It can be very difficult to make a decision to just go no contact with a narcissist you love. It’s also very difficult to live with that very same narcissist as they are constantly manipulating you, attempting to control you, and often devaluing you. That can hit your self-esteem particularly hard and make you wonder if it is even possible to live with a narcissist and be happy.
Many narcissists do manage to have long-term relationships with their partners. Their partners are usually only happy by understanding the narcissist’s behavior and accepting that emotional satisfaction will not come from the relationship. Instead, it will come from their own self-care practices.
If you’re in a relationship with a narcissist, it is vital that you understand how narcissism will affect your interactions with your partner. You must also avoid becoming codependent, set strong boundaries, and take care of yourself. Let’s explore these concepts.
How Does Narcissism Affect the Relationship?
Narcissists are very charming at the beginning of a relationship, but it usually doesn’t take long to see their true colors. Once they feel they’ve hooked you, they often begin exploiting the relationship for their own needs.
What they really want and need from you is called narcissistic supply. Because they have buried their true self (which they believe to be horribly flawed) and replaced it with a false self, they need other people to continuously prop up their self-esteem.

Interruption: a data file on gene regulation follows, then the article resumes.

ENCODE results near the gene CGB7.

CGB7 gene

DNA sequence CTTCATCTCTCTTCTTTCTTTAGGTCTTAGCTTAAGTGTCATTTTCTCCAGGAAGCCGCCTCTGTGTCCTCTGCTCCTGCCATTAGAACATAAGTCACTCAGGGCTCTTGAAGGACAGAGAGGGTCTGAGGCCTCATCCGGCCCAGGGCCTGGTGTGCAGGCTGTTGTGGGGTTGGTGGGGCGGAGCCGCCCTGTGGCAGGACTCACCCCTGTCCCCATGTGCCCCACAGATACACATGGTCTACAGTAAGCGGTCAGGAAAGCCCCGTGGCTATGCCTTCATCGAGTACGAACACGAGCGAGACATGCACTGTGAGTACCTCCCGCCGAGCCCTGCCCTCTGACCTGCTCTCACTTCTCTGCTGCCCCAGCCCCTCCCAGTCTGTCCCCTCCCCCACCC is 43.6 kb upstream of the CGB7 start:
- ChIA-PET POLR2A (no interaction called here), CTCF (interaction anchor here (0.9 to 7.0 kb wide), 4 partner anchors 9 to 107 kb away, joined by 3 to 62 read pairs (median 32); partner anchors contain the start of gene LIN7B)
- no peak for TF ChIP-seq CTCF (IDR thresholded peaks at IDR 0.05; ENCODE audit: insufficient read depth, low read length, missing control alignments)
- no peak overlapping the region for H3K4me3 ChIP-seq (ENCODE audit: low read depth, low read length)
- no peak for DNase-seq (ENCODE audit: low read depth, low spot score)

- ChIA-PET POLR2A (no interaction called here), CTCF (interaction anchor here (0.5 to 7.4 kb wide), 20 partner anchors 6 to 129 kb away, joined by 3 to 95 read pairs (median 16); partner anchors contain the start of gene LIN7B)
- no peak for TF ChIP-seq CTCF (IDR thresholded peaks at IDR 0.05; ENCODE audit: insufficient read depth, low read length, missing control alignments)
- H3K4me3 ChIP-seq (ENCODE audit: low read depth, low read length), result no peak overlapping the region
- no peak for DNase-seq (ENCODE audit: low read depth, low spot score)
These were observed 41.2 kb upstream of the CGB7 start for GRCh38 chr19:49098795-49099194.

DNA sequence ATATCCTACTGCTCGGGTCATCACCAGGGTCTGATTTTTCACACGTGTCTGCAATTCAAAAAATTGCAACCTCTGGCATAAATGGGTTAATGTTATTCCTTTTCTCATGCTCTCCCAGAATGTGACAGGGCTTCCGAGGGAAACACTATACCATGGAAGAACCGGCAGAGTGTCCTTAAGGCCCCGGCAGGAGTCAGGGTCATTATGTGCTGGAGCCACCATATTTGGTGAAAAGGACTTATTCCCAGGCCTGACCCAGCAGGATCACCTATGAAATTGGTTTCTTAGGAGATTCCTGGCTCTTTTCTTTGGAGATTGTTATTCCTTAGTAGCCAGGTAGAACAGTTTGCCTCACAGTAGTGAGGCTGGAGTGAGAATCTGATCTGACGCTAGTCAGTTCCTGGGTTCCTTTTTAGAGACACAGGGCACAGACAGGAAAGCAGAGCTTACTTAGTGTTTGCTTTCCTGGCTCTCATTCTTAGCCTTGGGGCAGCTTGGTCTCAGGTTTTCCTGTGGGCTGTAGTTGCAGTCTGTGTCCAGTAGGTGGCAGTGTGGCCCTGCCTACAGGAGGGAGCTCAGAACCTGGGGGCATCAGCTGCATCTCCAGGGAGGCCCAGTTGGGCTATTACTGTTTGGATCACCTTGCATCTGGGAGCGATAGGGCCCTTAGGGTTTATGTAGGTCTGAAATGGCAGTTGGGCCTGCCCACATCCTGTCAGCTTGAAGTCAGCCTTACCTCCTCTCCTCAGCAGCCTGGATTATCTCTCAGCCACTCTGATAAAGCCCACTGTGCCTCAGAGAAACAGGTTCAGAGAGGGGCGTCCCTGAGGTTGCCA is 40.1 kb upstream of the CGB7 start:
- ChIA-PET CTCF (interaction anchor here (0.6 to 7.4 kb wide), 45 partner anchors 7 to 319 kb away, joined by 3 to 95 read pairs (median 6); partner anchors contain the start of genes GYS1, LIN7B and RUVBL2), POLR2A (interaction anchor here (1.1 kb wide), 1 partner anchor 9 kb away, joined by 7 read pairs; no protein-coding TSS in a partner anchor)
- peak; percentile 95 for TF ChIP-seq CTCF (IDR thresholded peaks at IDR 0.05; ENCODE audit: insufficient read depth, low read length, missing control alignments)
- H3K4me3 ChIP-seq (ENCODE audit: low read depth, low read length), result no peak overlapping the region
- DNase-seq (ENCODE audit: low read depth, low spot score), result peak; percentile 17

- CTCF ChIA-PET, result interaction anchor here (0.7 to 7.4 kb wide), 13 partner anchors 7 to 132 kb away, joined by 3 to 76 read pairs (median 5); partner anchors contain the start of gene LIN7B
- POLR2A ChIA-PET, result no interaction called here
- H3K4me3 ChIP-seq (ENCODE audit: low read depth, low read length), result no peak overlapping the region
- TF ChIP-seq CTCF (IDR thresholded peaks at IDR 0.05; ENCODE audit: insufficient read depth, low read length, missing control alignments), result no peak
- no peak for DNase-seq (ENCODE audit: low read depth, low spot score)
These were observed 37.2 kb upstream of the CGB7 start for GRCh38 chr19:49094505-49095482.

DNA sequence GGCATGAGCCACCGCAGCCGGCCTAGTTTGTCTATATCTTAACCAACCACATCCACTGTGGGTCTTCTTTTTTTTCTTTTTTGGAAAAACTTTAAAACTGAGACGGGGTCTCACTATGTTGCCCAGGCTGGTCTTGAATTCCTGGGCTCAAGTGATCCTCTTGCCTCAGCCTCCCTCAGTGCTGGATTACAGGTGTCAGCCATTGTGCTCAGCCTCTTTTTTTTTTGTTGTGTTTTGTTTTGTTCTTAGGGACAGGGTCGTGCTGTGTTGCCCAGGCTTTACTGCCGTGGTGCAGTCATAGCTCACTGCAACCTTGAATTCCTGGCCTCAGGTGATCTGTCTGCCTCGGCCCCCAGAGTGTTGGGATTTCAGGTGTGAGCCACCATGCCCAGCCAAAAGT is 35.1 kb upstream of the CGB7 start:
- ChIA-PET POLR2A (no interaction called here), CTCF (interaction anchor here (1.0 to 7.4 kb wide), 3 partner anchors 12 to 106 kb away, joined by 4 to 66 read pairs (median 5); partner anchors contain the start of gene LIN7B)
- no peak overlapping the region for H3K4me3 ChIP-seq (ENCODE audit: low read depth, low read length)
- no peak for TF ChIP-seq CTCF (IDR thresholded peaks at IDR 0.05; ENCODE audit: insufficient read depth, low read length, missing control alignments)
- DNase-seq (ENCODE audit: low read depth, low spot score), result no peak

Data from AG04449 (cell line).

When they constructed their false self, they also created numerous grandiose ideas about themselves — like that they are omnipotent or omniscient. The problem with this false self, however, is that it cannot do the work of a real ego. It can’t internally support the narcissist’s self-esteem.
For that, the narcissist needs you; however, the narcissist also lives in a constant state of fear that their true self will be discovered. They are ashamed of their true self and full of self-loathing as a result of the trauma that caused them to bury it in the first place.
Since they live in fear of exposure, they are hypervigilant to any threat to the false self they’ve created. That makes them hypersensitive to the slightest criticism, and in fact, they also often perceive innocent remarks as criticism.
That usually leads to a lot of tension in a relationship, and the way the narcissist treats you frequently degrades to a cycle of abuse.
What is the Narcissistic Cycle of Abuse?
The narcissistic cycle of abuse is similar to other kinds of abuse. It starts out with lots of apparent support and loving admiration, but then the relationship deteriorates over time.
The narcissist will use a number of manipulative techniques to get you to doubt yourself, and they will begin to devalue you with often harsh criticism. To put it colloquially, you’ll notice the bloom is definitely off the rose.
You’ll feel as though you’re walking on eggshells most of the time because the slightest comment you make, no matter how innocent, can easily set off the hypersensitive narcissist. Obviously, the devaluation is hurtful for your own self-esteem and leads to numerous arguments.
This is usually the point at which most people will leave a narcissist behind, but those that stay can fall into the trap of codependency. If you avoid the trap of codependency and threaten to leave the narcissist, they may turn on the charm again to prevent that.
If you accept their proclamations that they will change and stay with them, the cycle will likely begin anew.
What is Codependency?
Codependency essentially refers to enabling the narcissist’s behavior by not calling them out or forcing them to stop treating you that way. Usually, people who become codependent have had their own traumatic experiences in childhood.